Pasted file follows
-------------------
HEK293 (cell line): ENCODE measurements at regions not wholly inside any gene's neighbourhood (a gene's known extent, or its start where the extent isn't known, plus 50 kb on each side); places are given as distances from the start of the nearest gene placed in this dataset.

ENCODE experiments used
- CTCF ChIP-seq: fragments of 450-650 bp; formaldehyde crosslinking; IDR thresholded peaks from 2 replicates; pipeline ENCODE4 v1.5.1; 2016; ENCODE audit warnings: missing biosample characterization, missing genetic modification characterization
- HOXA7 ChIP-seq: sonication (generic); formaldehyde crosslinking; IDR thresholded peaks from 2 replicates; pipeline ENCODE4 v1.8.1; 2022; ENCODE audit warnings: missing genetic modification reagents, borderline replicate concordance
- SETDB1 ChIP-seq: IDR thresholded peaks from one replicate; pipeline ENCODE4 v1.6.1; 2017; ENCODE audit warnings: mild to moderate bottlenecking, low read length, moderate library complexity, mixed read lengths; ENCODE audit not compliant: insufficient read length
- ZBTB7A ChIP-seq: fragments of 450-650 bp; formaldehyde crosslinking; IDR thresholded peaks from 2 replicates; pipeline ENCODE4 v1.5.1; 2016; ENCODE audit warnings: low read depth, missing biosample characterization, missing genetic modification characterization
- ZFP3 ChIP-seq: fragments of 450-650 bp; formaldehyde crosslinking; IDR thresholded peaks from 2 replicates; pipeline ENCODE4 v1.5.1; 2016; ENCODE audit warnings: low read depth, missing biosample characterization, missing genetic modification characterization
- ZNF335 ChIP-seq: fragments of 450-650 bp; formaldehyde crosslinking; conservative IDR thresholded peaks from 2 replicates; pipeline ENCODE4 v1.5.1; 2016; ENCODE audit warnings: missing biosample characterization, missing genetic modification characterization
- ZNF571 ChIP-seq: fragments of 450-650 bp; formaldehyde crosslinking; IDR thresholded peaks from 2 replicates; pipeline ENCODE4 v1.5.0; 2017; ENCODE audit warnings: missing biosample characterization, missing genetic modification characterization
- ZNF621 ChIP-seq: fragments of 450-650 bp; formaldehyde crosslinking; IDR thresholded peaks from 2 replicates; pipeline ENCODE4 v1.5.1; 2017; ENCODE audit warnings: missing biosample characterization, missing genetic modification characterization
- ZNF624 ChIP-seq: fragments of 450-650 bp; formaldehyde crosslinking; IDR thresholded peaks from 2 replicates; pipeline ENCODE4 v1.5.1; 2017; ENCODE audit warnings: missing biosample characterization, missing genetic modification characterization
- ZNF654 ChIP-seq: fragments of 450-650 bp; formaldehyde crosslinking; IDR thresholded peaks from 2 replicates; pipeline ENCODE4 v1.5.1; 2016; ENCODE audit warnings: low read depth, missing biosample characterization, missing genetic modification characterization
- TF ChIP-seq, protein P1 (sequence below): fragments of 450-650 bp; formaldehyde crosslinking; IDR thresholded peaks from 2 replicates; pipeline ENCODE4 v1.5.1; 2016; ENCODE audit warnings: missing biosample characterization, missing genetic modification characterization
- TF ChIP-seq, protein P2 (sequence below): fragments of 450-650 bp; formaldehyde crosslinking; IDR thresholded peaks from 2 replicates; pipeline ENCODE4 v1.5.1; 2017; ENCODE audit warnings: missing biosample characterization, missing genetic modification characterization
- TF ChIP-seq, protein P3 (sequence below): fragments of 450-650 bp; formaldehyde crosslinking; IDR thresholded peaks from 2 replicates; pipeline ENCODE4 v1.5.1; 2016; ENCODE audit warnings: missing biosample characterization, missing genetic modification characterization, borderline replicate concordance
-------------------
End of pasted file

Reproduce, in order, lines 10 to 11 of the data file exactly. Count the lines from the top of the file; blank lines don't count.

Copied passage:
- ZNF621 ChIP-seq: fragments of 450-650 bp; formaldehyde crosslinking; IDR thresholded peaks from 2 replicates; pipeline ENCODE4 v1.5.1; 2017; ENCODE audit warnings: missing biosample characterization, missing genetic modification characterization
- ZNF624 ChIP-seq: fragments of 450-650 bp; formaldehyde crosslinking; IDR thresholded peaks from 2 replicates; pipeline ENCODE4 v1.5.1; 2017; ENCODE audit warnings: missing biosample characterization, missing genetic modification characterization